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The Obamacare Idea Conservatives Should Be Cheering, But Aren't

Obamacare hate is a full-time occupation on the right. But a story from Monday’s New York Times is a reminder that some pieces of the law should have conservatives celebrating, for the same reason they are leaving liberals like me a little queasy.

The story is about Obamacare's "Cadillac Tax," which isn't really a tax so much as a convoluted attempt to undo an existing tax break. To simplify things a bit, the government today doesn't treat employer health insurance as taxable income. That makes a dollar of insurance worth more than a dollar of wages, giving both employers and employees incentive to load up on insurance.

Most economists think that contributes to rising health care costs, since people with more insurance tend to spend more on medical care. The Cadillac tax would limit the value of the tax break, effectively reducing that incentive and, in theory, reducing health care costs for everybody over the long run. (The mechanism is complicated; read here if you want an explanation of how it works.) 

In an ideal world, insurers and employers would respond to the Cadillac tax by finding more efficient ways to pay for care, so that workers would end up with the same access to and quality of medicine. They'd just pay a little less for it. One way to accomplish this would be to switch employees over to a smartly managed care insurance plan—think Kaiser Permanente, where the physicians and nurses coordinate with each other, focusing on the most effective treatments and long-term health of the patient.

In the real world, alas, employers frequently find it easier just to shift costs over to their employees. They change their plan benefits, so that workers pay more for each prescription, hospital visit, and the like. The Times story, by Reed Abelson, suggests employers are doing just that.

It’s difficult to pinpoint how much the Cadillac Tax is responsible for these shifts, given that employers were looking for ways to shift costs long before Obamacare came long. The tax doesn’t start to phase in until 2018. And the Congressional Budget Office, in its most recent revision of projections on Obamacare, said that it now expects fewer plans to hit the tax threshold when it first takes effect. Still, employers are certainly talking about the tax. (I’ve heard the same chatter.) If employers are reducing their coverage in response, then—as Matthew Yglesias notes—it’s working precisely as the economists predicted it would.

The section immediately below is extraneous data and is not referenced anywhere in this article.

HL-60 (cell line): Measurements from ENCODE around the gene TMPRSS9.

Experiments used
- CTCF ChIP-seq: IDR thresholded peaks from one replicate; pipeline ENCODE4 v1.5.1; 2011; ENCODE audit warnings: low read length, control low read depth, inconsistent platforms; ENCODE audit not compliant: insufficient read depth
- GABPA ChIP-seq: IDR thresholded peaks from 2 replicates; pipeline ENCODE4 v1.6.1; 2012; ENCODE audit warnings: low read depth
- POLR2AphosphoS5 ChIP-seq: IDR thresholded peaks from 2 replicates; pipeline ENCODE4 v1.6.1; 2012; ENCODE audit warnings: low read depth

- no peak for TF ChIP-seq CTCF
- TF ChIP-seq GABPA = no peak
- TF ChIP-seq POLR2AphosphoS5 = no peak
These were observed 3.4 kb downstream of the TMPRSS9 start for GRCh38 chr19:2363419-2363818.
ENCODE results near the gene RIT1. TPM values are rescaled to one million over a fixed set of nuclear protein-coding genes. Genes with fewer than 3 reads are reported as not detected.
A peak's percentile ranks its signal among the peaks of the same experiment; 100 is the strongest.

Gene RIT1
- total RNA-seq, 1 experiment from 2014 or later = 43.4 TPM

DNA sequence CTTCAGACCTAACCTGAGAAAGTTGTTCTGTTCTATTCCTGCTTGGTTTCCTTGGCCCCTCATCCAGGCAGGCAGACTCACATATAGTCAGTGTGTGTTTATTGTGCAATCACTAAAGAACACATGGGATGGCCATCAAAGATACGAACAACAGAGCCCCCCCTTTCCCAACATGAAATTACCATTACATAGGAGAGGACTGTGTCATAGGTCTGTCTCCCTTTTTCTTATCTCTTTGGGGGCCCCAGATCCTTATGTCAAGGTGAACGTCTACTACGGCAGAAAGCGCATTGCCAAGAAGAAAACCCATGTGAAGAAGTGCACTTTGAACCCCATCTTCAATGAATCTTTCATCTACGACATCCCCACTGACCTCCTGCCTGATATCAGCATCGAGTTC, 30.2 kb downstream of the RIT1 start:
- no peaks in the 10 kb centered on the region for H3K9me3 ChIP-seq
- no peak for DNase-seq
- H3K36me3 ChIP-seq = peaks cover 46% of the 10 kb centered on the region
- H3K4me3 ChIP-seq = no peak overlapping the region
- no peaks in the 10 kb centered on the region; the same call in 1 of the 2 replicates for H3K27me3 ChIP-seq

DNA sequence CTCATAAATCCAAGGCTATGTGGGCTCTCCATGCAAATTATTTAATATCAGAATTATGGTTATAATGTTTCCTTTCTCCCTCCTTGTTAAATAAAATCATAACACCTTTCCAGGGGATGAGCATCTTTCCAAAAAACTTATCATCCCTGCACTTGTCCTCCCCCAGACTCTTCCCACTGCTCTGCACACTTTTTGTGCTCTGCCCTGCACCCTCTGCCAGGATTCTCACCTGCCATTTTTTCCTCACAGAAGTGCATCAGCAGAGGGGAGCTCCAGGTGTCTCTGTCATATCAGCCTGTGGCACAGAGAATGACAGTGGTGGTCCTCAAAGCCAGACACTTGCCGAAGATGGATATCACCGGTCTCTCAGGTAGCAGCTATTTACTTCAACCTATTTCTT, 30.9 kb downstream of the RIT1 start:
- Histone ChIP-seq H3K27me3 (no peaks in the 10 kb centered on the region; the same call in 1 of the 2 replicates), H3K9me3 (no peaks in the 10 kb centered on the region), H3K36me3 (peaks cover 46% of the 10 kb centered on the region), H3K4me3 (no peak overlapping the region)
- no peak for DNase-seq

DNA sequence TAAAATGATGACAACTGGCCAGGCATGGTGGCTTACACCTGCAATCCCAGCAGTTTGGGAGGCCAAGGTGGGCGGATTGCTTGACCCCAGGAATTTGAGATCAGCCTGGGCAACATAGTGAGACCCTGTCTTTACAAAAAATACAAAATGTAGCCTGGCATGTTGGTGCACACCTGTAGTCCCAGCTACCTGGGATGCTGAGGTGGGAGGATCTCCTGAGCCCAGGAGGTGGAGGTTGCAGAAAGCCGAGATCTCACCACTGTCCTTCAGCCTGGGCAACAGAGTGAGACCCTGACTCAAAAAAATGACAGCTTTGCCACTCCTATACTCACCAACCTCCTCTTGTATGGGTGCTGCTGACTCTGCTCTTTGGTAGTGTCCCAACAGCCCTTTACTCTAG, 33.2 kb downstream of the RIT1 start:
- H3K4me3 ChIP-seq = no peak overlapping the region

That doesn't mean the change is popular. People don't like to hear that they'll have to pay more the next time they go to the doctor. Unions are particularly wary of the change, since many of their members fought hard for the generous financial protection that the Cadillac Tax will curb. But the real danger is for the chronically ill, who run up huge medical bills year after year—and for whom higher out-of-pocket expenses can be a real hardship. The Times article focuses on one such person—a woman with cystic fibrosis who said she had to drop out of school and take a second job, in order to pay the bills from her higher deductibles.

Liberals who support or at least tolerate the Cadillac Tax do so because the economists have convinced us it might truly reduce costs in the long run. We also know that other parts of Obamacare, like tax credits for purchasing insurance and guarantees of coverage for people with pre-existing conditions, will help the sick and the poor far more than the Cadillac tax will hurt them.1 Conservatives can't stand this kind of spending and regulation, of course. But they should have no such hostility to the Cadillac tax.

On the contrary, writers like James Capretta and Robert Moffit have long called for reducing or eliminating the tax breaks for employer sponsored insurance. They subscribe to the same economic logic that compelled Obamacare's architects to include the provision in the first place—that, without the favorable tax treatment, employers and insurers will be more thrifty. The only difference is that conservatives think the tax incentives are even more central to the cost issue than liberals do. And, unlike liberals, conservatives don’t seem particularly troubled by the implications for the chronically ill. Either that, or conservatives do a remarkably good job of disguising their anxiety.

The Cadillac Tax will not work as quickly or smoothly as conservatives would prefer. And that's fair grounds for criticism. But surely the concept deserves a kind word or two somewhere on the right—unless, perhaps, opposition to Obamacare is less about what’s in the law and more about who signed it.

Jonathan Cohn is a senior editor at the New Republic. Follow him on twitter @CitizenCohn

  1. I've always thought the ideal solution was the one in the French health care system: Wave cost-sharing for people with expensive, chronic conditions like cancer and diabetes. The Commonwealth Fund has details.